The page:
60 percent Denmark’s power is renewable energy. The cars use some 30 to 40 percent lower fuel consumption, and our total CO2 emissions have fallen by over 25 percent since 1990. But there is also a downside, according to Danish newspaper Jyllands Posten.
Denmark holds the record and according to official EU statistics, only Sweden is around the 50 percent renewable energy or above. The reason is primarily that the Danish wind turbines are spinning like never before. In 2014, they produced what corresponds to 43 percent of all electricity used in Denmark. Actually the Danish wind turbines produces so much power that we cannot use it all, so some of it is sent out of the country.
The downside of the success is the fact that we export around 20 percent of the wind power because the wind turbines sometimes twirls at times when we cannot use the power. Therefore, the price is also very low. And since most wind turbine owners are guaranteed a minimum price for their power, it is a very poor business.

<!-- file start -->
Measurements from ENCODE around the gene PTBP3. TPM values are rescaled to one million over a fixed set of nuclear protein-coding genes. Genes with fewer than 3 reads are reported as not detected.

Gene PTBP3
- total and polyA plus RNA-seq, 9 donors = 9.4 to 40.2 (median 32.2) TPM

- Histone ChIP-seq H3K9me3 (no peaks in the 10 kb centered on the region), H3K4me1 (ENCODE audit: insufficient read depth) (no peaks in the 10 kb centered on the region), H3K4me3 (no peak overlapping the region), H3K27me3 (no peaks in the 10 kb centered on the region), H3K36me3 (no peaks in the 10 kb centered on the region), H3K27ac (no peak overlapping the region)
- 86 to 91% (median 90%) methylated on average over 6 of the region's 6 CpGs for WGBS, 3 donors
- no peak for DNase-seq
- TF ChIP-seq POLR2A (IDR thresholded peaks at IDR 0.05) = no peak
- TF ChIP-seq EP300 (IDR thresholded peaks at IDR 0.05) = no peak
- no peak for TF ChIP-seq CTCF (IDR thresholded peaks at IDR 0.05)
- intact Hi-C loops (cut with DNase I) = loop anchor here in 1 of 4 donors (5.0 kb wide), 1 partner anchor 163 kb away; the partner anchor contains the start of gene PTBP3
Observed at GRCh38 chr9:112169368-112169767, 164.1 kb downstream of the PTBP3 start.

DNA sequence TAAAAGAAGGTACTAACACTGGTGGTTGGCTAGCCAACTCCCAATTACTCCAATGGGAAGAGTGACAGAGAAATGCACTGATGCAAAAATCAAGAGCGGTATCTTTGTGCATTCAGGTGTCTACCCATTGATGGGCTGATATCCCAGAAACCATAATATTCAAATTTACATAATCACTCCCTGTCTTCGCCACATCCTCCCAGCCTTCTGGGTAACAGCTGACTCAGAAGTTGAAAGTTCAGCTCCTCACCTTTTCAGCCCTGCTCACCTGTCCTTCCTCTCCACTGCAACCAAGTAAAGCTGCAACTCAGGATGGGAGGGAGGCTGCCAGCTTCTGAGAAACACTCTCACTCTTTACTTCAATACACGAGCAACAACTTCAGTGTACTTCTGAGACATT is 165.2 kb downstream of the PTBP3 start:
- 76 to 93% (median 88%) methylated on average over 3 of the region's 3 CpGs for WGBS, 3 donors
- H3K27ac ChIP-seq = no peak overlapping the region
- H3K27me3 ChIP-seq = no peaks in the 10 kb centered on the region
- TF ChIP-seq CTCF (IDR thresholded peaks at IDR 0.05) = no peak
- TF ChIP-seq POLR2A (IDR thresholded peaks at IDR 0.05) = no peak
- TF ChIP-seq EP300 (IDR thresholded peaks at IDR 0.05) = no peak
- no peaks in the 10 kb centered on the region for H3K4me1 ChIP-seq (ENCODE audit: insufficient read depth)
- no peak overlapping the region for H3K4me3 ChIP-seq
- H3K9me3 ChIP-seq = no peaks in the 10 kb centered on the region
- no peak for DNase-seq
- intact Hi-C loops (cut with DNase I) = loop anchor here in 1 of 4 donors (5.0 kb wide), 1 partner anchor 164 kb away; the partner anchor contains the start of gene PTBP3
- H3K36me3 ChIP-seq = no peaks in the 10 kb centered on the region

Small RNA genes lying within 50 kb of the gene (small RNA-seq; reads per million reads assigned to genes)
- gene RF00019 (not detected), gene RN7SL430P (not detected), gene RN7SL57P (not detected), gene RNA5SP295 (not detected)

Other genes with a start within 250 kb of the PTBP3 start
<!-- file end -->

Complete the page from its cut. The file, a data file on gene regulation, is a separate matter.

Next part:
According to district heating think tank Green Energy, Denmark has for the first five months of 2015 exported almost 20 percent of wind power, which has provided an export revenue of about 250 million DKK. If instead it had been allowed for the district heating plants to use the power in large heat pumps, which they are not allowed today, it would have meant a profit of 2 billion DKK.
Managing director Kim Mortensen from the Danish District Heating Association believes that the sale of wind power at giveaway price is foolish. “It’s crazy that we have an export of green wind power at giveaway prices, while the district heating plants are forced to use fuels such as gas and biomass. It is neither economically, climatically or user economically a good idea”, says Kim Mortensen.
The big problem is, according to the district heating plants, the different charges, especially the so-called PSO levy to finance green energy. The district heating companies have to pay this, while exported wind power is exempt.